Religious Education: Lessons from the United Kingdom
By Clayton Van Woerkom
August 15, 2019

The ability to interact with a plurality of religious worldviews is an increasingly important part of navigating a globalized world. However, religion remains largely untreated in the US public education system. In other arenas, efforts have been made to address religious literacy. Interfaith groups promote community-wide interactions between people of different faiths. Religious studies programs increase knowledge and outreach at a university level. However, while these efforts are extremely important, involvement in such activities is largely self-selecting, and participants are often already inclined towards interfaith engagement. In order to prepare a generation of young Americans to interact with the religious diversity of a globalized world, more must be done to increase their knowledge and exposure to a variety of faith-traditions.

Of the many potential avenues to increase societal understanding of religion, public education is one of the most viable. Though controversial, the public education approach enjoys both the mechanisms and depth of communal access necessary to inform a broad cross-section of young people. However, the US public education system has often failed to adequately teach about the world’s diverse array of faith traditions and their accompanying worldviews. Current efforts are usually limited to a cursory treatment of the core tenets of religious orthodoxy. Furthermore, US students are rarely equipped with the social skills necessary to navigate religious difference. Without sufficient capacity, regarding both religious literacy and interpersonal communication, they remain exposed to a greater risk of mistrust, division, prejudice, and strife.

Implementing a pluralistic religious education program in US public schools would constitute an important element of broader efforts to promote a more open-minded society. Such a system, similar to the one proposed by the National Council for the Social Studies, would need to address the lived experience of religion in a way that highlights the internally diverse, evolving, and culturally embedded nature of religion— rather than promulgating religious doctrine. A curriculum of this variety would focus on preparing students to engage with individuals of different faiths at an interpersonal level. Thus, students would develop actionable knowledge and social capacities to assist them in everyday interactions with religious people and with religion as a cultural and political force.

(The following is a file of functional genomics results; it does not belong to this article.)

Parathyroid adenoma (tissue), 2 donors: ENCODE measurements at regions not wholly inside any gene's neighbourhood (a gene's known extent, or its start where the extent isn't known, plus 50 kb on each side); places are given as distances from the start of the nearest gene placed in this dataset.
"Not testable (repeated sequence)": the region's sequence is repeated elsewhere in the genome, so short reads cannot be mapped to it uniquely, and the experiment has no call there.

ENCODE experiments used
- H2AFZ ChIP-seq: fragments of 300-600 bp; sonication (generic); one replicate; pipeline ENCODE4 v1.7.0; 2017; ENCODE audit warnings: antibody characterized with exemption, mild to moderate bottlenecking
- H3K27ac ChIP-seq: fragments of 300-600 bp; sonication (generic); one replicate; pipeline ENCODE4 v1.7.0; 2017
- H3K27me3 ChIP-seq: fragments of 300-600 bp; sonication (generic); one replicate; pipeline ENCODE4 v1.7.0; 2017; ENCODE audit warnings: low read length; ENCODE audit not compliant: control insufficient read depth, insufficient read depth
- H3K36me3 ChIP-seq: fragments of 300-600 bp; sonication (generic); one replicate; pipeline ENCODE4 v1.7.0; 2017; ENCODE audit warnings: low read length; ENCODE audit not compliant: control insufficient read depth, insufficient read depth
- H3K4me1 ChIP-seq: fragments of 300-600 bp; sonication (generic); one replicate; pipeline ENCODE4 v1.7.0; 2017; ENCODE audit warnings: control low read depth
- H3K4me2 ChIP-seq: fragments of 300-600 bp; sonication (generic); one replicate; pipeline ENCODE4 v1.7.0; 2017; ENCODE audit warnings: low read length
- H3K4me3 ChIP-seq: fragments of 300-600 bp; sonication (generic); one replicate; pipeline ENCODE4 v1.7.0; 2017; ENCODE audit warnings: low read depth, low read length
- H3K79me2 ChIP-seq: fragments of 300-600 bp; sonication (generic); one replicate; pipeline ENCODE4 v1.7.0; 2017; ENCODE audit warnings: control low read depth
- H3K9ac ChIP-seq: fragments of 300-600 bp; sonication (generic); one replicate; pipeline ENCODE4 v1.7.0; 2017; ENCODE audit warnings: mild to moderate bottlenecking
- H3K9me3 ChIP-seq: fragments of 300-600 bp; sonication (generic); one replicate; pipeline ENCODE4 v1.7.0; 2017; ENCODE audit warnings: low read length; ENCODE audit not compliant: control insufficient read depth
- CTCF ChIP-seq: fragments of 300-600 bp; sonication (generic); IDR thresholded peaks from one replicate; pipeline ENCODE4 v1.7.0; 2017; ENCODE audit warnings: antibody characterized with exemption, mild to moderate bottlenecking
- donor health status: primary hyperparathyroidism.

That being said, religious education in public schools has always been a contentious subject in the United States. Hesitancy to implement is largely rooted in concerns surrounding the establishment clause of the Constitution, which prohibits government-affiliated institutions from unduly favoring one religion over another. Most are unsure of what religious education might look like, or how it would function within the bounds of the law. However, the success of religious education in primary and secondary schools across the United Kingdom provides a starting point for considering how such a program could be implemented in the US.

Religious education has been a feature of British public education since 1944. At first, the system was predominantly focused on Christianity. But as demographics in the UK have shifted, religious education has gradually evolved into its present form— an inclusive system that educates students on a wide range of religious perspectives and worldviews. Standard curriculum is developed by a council of representatives from over 60 UK belief groups who work in coordination with the Minister of Education to ensure that teaching will represent a diversity of beliefs from across the country. The curriculum focuses on how various faith traditions inform the values, practices, and beliefs of people in the UK and across the world.  Teaching includes major UK religions such as Christianity, Islam, Hinduism, and Humanism, but also explores minority traditions, including Buddhism, Sikhism, secular worldviews. Curriculum is adapted and administered by local authorities, and it often includes trips to places of worship, guest speakers, and other immersive learning opportunities. This local teaching is monitored by oversight bodies such as the Commission on Religious Education and OFSTED in order to improve the overall quality of religious education.

The necessity of instructing our children on the role of religion in the human experience is abundantly clear. It is vital to ensuring their success in an increasingly diverse world. Public schools in the UK have been educating their children about religion for over 70 years with a strong emphasis on diversity, localization, and oversight. Given the many similarities between the US and the UK, the UK’s experience has the potential to inform the creation of a similar system in the US. Reviewing the case of the UK would allow educators to address many of the challenges to US religious education, and thus pave the way toward a more open-minded and globally-prepared future.

The views, thoughts, and opinions in this blog belong solely to the author and are not representative of an official position or endorsement by the International Center for Religion & Diplomacy (ICRD).